Camanche Mayor Jim Robertson explained the city was holding the meeting to discuss the issue and said city officials want to make a “good business decision” for the community. Robertson said residents need to be aware that rates will go up regardless of the decision made by the council and noted that even with making upgrades to the existing Camanche plant, more money would have to be spent later to keep it going. He remarked that while it is a tough, emotional decision the council would have to make for the city, joining with Clinton in a regional plant could save the city of Camanche money in the long run.

Steve Ames, president and CEO of the Clinton Regional Development Corp., said the critical question the city needs to consider is if it desires to remain a bedroom community or have expansion and growth. He said the CRDC is getting leads on potential industry relocating in the area and there are sites to market in Camanche, but if the sewer capability is not there, it takes the city out of the running for those businesses.

Clinton Area Chamber of Commerce President Kent Campbell asked if joining in the venture now would serve as “future-proofing” for Camanche as it could cost more to join the project later. Solchenberger said that currently, the city of Camanche has some negotiation power and later, Clinton could decline the connection from Camanche or charge higher rates. Camanche businessman Tom Determann said he thinks the fact that the board will be equal between the two cities is fantastic and stated the bottom line question is where does the city want to be in 20 years.

Lonergan said the joint venture could be a win-win situation for the two cities and noted there are not many variables the cities could dispute, saying he did not see a lot of risk regarding the agreement with Clinton. He agreed the question the city needs to answer is if growth is wanted or the city wants to remain the same. Lonergan advised that the city will continue to see growth, at least in the form of residential growth, and stated it would not be long before the city outgrew its current capacity. Solchenberger added that future federal and state water treatment mandates could add unanticipated costs.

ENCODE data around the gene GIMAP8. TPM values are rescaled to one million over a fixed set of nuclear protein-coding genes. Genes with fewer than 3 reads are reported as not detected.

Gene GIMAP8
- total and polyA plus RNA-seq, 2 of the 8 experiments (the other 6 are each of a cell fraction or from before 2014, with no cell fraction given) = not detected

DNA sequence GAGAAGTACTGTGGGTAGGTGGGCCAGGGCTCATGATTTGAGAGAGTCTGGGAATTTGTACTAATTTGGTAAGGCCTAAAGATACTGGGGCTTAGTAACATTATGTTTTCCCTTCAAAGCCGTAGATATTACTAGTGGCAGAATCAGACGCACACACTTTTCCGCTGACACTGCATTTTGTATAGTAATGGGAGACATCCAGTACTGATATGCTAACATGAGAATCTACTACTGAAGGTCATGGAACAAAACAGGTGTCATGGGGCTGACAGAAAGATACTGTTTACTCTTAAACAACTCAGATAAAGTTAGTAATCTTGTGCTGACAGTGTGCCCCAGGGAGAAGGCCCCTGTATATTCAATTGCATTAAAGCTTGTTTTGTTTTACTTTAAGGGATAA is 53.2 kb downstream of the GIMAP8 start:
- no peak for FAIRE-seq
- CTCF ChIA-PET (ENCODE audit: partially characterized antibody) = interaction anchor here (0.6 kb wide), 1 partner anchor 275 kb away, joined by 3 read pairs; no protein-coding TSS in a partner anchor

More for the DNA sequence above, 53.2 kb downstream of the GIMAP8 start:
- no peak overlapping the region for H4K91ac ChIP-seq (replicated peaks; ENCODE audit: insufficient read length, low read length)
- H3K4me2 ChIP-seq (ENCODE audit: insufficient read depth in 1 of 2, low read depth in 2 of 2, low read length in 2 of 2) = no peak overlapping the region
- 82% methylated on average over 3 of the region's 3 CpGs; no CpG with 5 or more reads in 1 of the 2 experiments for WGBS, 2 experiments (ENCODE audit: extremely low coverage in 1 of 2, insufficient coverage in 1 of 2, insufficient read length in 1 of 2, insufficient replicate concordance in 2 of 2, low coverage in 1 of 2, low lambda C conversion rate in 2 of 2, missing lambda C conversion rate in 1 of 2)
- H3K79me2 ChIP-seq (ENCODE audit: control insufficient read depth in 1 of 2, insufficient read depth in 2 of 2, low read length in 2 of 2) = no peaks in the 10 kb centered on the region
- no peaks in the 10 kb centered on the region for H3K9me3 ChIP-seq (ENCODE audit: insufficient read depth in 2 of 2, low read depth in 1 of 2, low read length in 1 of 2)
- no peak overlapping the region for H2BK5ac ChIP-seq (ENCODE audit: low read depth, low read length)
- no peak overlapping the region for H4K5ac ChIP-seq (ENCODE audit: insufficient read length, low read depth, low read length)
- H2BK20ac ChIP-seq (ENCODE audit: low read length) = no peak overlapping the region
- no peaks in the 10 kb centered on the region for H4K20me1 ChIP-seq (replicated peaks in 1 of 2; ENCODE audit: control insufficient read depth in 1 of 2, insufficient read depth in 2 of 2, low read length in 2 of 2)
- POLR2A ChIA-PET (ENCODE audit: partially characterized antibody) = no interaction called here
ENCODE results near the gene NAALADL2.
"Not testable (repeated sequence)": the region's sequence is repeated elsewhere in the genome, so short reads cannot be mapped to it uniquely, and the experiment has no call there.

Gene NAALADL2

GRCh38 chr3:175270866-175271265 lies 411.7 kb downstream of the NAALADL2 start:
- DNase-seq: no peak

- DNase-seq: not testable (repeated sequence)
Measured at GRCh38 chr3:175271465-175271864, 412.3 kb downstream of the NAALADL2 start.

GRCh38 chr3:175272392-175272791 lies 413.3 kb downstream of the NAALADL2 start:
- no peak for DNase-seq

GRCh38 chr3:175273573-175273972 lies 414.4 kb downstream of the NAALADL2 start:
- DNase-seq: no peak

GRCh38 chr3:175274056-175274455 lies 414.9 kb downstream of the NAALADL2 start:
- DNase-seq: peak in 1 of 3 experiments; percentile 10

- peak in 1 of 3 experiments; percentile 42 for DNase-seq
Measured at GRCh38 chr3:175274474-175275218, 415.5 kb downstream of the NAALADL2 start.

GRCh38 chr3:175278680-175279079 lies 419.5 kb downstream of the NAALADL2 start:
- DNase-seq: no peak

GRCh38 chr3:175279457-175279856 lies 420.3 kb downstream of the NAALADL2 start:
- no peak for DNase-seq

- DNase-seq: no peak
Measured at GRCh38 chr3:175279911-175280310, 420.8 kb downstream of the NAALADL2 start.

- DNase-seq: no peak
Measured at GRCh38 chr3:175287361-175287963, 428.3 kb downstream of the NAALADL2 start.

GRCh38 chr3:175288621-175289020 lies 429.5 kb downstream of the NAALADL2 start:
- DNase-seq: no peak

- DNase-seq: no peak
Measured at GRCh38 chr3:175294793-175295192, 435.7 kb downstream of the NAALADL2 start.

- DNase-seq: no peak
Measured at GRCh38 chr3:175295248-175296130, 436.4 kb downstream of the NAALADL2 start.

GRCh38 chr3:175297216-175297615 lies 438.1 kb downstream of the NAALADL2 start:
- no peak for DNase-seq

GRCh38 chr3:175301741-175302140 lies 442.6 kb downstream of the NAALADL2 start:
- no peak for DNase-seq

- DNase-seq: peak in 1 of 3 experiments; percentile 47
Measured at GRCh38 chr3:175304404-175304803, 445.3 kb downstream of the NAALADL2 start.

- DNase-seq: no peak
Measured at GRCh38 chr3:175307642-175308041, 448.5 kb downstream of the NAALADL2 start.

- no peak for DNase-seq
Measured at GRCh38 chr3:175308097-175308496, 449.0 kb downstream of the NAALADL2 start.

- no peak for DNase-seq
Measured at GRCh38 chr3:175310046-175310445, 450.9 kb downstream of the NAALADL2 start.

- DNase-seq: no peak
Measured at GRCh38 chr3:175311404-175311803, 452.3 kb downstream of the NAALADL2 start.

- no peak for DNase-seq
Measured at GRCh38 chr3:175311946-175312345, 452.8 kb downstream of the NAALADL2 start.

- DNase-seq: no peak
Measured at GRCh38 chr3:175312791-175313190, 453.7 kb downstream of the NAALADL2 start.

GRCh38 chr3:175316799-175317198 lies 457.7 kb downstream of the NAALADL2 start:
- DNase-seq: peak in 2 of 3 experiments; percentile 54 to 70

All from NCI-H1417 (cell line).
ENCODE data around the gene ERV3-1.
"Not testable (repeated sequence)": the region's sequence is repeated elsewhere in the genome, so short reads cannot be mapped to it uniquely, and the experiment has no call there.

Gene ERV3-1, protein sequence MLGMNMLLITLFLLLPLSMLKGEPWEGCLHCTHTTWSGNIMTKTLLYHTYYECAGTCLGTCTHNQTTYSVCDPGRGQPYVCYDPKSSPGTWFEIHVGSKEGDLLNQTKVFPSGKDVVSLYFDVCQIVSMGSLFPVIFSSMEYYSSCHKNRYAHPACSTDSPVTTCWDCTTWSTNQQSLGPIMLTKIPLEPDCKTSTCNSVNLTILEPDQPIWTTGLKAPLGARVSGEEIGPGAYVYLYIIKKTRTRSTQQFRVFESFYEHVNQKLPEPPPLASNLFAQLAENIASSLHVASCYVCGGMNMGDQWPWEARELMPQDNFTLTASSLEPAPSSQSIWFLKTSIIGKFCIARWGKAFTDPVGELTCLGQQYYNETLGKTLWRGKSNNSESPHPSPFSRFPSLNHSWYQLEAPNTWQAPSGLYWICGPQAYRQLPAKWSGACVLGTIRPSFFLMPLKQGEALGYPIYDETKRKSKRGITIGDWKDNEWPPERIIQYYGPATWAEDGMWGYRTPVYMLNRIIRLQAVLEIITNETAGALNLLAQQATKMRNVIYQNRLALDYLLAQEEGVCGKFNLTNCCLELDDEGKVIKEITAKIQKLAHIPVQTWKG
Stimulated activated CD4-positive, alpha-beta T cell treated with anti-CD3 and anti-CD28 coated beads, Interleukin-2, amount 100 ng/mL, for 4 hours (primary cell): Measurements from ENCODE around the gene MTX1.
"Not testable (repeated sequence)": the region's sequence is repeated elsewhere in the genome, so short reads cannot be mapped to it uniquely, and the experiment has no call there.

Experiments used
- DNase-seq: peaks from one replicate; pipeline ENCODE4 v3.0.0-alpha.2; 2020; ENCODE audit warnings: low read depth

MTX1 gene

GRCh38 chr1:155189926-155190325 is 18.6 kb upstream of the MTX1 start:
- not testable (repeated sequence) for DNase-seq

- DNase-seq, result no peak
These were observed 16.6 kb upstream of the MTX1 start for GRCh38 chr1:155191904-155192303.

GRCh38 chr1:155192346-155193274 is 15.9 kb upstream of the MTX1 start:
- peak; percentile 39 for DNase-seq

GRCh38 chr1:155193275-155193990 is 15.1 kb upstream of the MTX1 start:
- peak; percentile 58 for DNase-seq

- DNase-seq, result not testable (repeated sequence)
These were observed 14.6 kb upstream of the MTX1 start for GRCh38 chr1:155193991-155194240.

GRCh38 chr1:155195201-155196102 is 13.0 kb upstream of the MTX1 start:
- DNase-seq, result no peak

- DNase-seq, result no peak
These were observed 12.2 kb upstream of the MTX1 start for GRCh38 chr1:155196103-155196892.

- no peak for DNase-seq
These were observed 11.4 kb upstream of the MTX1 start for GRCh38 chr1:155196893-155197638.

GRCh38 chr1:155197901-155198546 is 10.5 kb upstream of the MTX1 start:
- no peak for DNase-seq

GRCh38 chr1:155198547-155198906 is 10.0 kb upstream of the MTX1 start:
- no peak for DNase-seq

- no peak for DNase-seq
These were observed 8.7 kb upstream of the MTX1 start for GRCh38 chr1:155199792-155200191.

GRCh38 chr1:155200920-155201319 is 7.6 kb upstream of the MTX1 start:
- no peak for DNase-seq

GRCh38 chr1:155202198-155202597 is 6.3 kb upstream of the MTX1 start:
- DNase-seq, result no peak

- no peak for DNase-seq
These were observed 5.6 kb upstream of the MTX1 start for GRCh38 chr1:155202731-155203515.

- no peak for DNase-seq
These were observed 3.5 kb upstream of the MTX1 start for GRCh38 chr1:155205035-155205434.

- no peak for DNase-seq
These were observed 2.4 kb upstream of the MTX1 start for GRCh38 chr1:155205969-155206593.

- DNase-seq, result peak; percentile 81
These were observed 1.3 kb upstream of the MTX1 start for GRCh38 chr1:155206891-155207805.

Roth commented that he considered three facets of the discussion in his research on the topic, stating that Camanche would not have to continue meeting future wastewater mandates and increased capacity would offer opportunities for economic development. Roth also likened the issue to putting money into an old car and after spending more and more money to keep it going, eventually realizing that one may have been better off buying a better car. Robertson remarked that the two communities of Clinton and Camanche share many things, including “jobs and friends” and said “at some point, people have to work together to get the job done.”

The COW also debated who would serve on the board as the three representatives for Camanche. Lonergan said the agreement drafted outlined the public works director, the mayor and the city administrator from each city would serve on the board. Council member Trevor Willis asked if the agreement could be worded to state the three representatives would be decided by the council. Lonergan advised the 28E agreement was not set in stone yet. The discussion continued during the regular council meeting and Lonergan said letting the councils determine the board representatives could cause unforeseen difficulties in the future. Council member Linda Kramer suggested a discussion on the issue regarding board representatives be held with Clinton WWTP officials.

Solchenberger reiterated that IDED wants a resolution from the city detailing a final decision by Sept. 30 in order to retain the grant. The council agreed to place the issue on the council agenda for the Sept. 18 meeting and come to a decision at that time.

This Week's Circulars